Yusa: from Cuba, with love…
Yusa (Yusimil Lopez Bridon) was born in the Buena Vista district of today´s Playa and grew up in the modern Alamar housing community of east Havana. She began at the age of six with the guitar. Now Yusa is admired and known as a highly talented arranger, singer-songwriter and multi-instrumentalist playing guitar, tres, bass and piano/keyboards in various son, jazz, rock and acoustic duo combinations. Her band´s sound is a fusion of traditional and modern, of Cuban, Brazilian, western jazz, rock and funk.
Hailed as Cuba’s own 21st century Jimi Hendrix (www.tumimusic.com), Yusa is amongst the generation of contemporary artists coming out of Latin America and the Caribbean that give testament to the region’s complex relationship between heritage and innovation. In the seminal work Contrapunteo cubano del tabaco y el azúcar (Cuban Contrapunteo of tobacco and sugar, 1940) Cuban anthropologist Fernando Ortiz suggests that in order to understand Cuban contemporary culture and the rise of a notable ‘Cuban identity’ one needs to consider the process of cultural transformation endemic to Cuba since the days of the Spanish colonisers. Ortiz suggests that Cuban music –its rhythms and structures-- has been marked by a process of transculturation: “the word transculturation expresses better the different phases of the transient process from a culture to another one, because it does not only consist of acquiring a different culture, \that is the aculturation, but also implies necessarily the loss of a preceding culture, which could be said of a partial desculturation, and, in addition, it means the consequent creation of new cultural phenomena that could be denominated neoculturation…” (Ortiz, p. 103). Nowhere is this more felt than in its musical landscape.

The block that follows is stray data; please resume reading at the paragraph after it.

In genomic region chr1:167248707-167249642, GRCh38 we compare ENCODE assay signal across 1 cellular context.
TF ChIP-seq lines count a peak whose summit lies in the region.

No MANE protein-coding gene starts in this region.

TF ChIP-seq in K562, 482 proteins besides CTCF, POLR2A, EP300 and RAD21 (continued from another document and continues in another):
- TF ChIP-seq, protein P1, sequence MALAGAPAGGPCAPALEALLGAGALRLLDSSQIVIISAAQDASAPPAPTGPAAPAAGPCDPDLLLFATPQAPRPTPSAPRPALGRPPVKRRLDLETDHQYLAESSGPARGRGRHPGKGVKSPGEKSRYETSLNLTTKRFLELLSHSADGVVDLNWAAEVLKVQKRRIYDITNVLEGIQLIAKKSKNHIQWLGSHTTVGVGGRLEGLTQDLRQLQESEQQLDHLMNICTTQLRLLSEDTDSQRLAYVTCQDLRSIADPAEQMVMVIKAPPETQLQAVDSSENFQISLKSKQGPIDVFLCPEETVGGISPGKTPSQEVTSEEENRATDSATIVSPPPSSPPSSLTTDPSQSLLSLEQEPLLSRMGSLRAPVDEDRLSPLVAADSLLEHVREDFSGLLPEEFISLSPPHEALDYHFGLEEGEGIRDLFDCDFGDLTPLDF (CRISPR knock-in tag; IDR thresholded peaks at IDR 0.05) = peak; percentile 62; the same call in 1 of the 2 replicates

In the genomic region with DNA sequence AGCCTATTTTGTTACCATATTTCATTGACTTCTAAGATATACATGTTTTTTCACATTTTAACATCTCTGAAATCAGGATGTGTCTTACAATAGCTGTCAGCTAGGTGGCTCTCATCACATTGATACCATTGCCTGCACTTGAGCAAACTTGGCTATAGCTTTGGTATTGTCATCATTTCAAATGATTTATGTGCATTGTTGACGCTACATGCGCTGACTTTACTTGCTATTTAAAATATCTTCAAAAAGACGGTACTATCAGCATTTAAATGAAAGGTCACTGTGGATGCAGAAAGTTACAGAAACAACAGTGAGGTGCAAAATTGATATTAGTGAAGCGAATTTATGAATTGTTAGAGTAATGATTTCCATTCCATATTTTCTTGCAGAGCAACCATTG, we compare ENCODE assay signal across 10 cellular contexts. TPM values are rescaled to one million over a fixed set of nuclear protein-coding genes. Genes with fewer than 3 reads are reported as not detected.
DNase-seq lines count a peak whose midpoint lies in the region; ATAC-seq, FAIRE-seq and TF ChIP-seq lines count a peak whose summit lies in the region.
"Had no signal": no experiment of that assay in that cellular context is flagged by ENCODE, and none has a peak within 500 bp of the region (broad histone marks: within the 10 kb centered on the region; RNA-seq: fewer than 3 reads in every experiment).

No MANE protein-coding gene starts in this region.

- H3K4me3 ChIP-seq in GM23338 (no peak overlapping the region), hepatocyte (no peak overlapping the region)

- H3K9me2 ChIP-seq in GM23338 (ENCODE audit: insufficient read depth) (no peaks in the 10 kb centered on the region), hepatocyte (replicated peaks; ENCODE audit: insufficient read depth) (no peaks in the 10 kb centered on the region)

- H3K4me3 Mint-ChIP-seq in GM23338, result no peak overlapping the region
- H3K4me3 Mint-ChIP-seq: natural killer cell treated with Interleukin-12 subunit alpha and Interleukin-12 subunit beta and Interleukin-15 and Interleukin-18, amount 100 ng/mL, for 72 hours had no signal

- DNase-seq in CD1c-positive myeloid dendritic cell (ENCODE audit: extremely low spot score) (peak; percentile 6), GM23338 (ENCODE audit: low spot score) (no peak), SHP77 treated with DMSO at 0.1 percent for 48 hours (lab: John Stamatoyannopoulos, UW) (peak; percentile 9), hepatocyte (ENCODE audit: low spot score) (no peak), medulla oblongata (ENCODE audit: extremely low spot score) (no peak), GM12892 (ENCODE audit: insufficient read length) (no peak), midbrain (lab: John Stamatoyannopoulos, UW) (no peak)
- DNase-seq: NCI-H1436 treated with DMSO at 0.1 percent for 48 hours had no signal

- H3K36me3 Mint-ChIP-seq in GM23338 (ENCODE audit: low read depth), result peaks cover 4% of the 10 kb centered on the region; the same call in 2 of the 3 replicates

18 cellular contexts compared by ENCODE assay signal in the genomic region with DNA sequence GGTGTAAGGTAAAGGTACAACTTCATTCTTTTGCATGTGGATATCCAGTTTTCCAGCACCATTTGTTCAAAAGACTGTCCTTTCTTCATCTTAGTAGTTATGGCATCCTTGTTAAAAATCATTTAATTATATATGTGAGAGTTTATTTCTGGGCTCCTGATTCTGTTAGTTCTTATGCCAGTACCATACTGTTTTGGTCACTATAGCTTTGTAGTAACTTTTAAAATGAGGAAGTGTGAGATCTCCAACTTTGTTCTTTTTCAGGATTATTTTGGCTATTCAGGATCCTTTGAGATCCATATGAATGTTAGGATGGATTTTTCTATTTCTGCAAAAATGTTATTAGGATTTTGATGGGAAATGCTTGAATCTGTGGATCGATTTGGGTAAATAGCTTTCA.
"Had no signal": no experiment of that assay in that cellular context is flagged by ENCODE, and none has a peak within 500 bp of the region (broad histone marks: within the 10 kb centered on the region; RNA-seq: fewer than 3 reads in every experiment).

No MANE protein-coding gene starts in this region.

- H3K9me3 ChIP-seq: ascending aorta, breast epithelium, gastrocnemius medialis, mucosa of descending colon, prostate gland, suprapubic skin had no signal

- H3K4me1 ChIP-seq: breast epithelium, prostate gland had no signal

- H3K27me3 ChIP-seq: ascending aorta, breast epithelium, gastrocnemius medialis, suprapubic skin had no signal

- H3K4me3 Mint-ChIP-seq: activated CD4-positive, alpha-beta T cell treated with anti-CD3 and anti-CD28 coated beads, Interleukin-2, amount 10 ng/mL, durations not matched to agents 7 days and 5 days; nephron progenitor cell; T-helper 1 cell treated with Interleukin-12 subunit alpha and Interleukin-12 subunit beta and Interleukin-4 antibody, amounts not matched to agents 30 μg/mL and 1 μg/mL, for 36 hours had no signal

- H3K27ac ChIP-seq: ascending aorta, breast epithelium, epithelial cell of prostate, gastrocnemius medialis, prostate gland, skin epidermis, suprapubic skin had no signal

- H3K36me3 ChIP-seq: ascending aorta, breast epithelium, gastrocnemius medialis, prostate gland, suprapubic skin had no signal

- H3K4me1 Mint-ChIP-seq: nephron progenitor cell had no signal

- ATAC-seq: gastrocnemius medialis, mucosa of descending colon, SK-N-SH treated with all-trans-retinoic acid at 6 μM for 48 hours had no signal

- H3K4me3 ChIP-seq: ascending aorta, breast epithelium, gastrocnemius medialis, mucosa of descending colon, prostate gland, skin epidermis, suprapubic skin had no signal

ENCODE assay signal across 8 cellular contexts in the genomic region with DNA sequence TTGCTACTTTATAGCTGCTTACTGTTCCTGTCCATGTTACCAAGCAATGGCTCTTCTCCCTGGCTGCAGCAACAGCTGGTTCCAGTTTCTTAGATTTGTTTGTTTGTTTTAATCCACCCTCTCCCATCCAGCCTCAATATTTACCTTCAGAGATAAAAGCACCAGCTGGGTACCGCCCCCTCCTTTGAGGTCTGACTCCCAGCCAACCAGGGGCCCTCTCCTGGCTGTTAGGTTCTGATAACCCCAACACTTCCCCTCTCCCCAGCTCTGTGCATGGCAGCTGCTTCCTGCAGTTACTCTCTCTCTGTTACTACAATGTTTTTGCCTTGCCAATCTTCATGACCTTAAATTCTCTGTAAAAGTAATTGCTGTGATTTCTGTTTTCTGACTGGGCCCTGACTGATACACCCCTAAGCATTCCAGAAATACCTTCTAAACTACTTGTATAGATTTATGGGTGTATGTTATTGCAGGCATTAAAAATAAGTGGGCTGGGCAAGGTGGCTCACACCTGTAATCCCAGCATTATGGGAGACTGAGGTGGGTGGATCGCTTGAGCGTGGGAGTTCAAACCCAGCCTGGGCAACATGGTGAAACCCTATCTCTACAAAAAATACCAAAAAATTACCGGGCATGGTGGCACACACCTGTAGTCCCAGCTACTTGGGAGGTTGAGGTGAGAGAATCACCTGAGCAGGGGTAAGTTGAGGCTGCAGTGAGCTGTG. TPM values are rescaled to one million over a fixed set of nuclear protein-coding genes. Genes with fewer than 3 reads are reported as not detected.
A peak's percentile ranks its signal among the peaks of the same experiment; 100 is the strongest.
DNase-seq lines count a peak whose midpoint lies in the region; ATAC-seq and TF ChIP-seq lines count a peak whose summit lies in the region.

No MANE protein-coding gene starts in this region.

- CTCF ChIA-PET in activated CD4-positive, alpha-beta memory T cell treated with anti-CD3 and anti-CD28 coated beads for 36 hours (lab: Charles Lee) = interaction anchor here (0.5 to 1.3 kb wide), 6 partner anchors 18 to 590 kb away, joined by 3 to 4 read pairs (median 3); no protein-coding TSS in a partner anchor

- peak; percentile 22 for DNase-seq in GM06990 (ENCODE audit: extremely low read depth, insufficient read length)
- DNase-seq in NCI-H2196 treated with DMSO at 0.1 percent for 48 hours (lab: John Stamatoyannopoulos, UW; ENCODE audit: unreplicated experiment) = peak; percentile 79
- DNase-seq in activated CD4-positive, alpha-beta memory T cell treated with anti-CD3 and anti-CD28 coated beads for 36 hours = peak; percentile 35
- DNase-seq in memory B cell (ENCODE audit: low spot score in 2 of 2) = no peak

It is against this background of heritage and innovation that Yusa’s work draws significant consideration, an eclectic mix of styles that more accurately reflect the musical multiplicity of contemporary Cuban culture.
Yusa started with guitar, went on to Cuban tres guitar, taking piano and bass in her stride. Her work has been influenced by years spent jamming in the hallways and classrooms of the Amadeo Roldán Conservatory exchanging musical ideas with contemporaries such as Roberto Carcasses, who is now the arranger of many of her songs. Yusa was also part of the improvising female quintet Quasi-Jazz at that crucible of Cuban music, ´El Zorro y el Cuervo´, the basement night club on Havana´s central La Rampa street which has been at the cutting edge of Cuban jazz since the early 20th century.
Yusa’s music has been linked to the nueva trova tradition, the musical phenomenon born in the second half of the decade of the 1960s in the islands of the Caribbean. The genre sees itself as a continuation of the ‘traditional trova’, the traditional song of the guitar-playing troubadour. (www.nuevatrova.com). Critics agree that Yusa actualises the tradition and its offshoot of bolero and notably ´filin´ (feeling).
The bolero was born in Cuba’s eastern city of Santiago. Its origins go back—at least by name—to the Spanish bolero, a light dance in 3/4 time. Unexpectedly, it also derives in a way from the English country-dance, which became known in French as contradanse. French colonists, escaping from the Haitian revolution across the straits from eastern Cuba, brought with them the music, which in Spanish became contradanza (www.lafi.org/magazine/articles/bolero.html). Against this background, with its mixture of danza, habanera, trova, and son, and other local, European, and African rhythms, emerges the bolero, taking the name of the Spanish form but changing its time signature to 2/4 and then to 4/4. The new bolero was different in ways other than the change in time signature. A mark of the African influence was the typical cinquillo, or five-note cluster, brought from Haiti, which originally defined the phrasing of the lyrics and later the arrangement of the song. Also new was the accompaniment on claves or maracas, and eventually bongos or conga drums. The bolero began as, and remains, a love song. It is, however, a danceable love song, a memory of sweet or bitter love, but with a swing.